Lucinéia Souza Maia, Gercina Ângela de Lima, A System for Specifying Semantic Relations for Knowledge Representation in:

International Society for Knowledge Organziation (ISKO), Marianne Lykke, Tanja Svarre, Mette Skov, Daniel Martínez-Ávila (Ed.)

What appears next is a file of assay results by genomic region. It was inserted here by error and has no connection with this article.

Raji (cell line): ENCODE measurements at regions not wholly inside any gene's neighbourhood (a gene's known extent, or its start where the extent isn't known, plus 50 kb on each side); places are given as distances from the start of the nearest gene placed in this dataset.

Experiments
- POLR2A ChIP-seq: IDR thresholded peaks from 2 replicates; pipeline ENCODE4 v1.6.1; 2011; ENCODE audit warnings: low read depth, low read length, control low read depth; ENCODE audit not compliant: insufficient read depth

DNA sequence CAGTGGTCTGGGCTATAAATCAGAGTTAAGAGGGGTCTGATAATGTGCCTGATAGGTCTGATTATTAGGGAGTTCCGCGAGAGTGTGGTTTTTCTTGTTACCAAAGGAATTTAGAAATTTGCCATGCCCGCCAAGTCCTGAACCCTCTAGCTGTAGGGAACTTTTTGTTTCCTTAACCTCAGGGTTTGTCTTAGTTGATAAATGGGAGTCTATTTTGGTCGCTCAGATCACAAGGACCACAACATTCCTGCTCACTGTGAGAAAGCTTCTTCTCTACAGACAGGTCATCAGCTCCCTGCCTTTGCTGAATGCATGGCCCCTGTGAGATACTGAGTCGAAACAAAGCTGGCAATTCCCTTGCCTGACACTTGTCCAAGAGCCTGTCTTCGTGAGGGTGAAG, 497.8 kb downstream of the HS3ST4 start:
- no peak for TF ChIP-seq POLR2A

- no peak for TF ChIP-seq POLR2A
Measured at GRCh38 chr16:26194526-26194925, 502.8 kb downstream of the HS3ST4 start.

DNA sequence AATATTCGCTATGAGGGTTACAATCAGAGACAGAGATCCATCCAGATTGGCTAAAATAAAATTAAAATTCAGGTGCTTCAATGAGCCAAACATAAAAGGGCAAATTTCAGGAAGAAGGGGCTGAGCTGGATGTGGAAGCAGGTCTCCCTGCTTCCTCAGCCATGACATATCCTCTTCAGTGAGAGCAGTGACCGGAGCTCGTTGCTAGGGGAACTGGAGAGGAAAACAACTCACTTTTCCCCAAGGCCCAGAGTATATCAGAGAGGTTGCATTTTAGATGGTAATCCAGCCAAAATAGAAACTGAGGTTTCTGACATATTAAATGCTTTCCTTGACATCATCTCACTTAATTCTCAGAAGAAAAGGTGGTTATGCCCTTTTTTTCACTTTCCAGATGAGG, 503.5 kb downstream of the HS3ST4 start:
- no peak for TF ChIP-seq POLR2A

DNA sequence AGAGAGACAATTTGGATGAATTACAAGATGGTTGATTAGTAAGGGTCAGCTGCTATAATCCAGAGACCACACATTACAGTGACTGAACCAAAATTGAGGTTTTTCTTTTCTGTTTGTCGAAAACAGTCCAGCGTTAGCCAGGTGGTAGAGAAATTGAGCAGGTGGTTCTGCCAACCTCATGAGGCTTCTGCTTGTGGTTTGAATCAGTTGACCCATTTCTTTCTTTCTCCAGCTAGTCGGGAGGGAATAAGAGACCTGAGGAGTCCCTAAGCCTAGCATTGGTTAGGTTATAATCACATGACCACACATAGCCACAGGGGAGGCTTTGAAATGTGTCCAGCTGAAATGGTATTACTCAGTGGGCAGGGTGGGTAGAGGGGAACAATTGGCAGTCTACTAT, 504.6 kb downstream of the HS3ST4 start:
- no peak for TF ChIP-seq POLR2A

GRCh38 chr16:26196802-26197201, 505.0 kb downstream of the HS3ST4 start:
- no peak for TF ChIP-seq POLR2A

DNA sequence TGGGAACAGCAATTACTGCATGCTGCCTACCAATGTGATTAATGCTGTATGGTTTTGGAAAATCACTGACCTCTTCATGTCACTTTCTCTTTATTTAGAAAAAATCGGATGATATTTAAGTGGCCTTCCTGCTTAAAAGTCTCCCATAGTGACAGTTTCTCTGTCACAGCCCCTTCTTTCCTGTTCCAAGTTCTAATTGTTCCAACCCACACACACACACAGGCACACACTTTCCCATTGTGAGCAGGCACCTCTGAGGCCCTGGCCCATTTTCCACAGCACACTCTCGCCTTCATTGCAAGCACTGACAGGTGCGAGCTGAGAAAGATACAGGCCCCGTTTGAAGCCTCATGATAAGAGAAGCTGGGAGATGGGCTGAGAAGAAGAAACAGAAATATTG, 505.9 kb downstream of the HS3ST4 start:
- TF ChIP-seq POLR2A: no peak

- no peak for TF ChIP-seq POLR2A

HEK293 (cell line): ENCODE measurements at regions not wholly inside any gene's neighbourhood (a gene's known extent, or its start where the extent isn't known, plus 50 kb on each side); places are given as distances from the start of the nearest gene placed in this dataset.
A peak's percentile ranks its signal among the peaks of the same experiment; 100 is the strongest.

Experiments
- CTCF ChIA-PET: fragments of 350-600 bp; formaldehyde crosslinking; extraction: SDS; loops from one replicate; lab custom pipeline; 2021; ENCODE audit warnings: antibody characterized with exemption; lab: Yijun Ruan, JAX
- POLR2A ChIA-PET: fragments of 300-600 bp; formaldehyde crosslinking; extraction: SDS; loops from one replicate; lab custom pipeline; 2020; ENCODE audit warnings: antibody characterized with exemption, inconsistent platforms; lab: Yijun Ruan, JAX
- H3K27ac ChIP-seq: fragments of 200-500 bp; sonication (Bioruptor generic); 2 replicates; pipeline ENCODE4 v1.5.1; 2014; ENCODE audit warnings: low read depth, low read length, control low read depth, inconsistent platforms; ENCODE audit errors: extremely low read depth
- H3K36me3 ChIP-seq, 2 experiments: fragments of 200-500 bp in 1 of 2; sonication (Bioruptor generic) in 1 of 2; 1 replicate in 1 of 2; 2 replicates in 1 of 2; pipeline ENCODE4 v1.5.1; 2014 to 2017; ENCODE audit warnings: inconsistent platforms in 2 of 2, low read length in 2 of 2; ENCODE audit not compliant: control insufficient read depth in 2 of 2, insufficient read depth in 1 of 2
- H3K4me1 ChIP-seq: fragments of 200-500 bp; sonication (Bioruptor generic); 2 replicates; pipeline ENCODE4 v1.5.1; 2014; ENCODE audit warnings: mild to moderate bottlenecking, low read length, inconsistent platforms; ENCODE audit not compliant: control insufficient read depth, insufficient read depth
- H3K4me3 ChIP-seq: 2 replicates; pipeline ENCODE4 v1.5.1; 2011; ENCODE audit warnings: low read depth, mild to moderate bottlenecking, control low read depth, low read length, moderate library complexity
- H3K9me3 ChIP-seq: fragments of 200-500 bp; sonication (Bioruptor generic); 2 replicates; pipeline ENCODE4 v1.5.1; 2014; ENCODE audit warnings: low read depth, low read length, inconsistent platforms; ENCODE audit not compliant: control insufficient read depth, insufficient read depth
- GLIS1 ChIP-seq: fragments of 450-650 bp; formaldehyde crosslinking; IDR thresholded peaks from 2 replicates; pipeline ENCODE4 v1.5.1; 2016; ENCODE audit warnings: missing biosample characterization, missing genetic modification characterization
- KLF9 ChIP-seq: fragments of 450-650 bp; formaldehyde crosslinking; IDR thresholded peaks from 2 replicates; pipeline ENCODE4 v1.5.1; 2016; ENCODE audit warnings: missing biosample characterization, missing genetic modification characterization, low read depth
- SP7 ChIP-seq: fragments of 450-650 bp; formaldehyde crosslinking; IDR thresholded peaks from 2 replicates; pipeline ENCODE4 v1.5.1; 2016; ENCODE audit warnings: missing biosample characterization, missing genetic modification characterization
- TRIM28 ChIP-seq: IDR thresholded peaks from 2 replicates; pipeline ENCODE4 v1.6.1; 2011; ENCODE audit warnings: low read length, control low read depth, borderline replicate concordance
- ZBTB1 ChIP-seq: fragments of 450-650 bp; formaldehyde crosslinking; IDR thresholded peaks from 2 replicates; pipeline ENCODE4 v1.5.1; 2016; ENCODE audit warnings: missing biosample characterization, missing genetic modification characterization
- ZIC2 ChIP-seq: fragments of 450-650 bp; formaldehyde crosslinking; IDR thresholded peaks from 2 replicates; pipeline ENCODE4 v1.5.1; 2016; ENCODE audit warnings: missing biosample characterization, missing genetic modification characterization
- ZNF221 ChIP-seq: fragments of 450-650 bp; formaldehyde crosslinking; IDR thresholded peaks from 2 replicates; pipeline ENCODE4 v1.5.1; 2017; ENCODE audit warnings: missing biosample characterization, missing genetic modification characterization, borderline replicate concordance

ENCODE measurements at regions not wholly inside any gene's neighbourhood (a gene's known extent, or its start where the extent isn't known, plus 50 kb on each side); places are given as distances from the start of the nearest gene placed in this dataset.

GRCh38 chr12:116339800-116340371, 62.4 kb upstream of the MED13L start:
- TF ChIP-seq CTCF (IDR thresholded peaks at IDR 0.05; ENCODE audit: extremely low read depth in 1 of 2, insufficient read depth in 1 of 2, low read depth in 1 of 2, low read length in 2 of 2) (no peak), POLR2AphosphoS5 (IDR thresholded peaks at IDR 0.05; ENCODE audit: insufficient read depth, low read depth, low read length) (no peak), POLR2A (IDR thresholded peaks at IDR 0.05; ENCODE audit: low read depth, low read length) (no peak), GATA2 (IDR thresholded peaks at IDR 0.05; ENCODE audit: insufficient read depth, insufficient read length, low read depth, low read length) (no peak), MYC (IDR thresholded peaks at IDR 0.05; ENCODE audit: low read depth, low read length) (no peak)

Knowledge Organization at the Interface, page 245 - 253

Proceedings of the Sixteenth International ISKO Conference, 2020 Aalborg, Denmark

1. Edition 2020, ISBN print: 978-3-95650-775-5, ISBN online: 978-3-95650-776-2,

Series: Advances in Knowledge Organization, vol. 17

Bibliographic information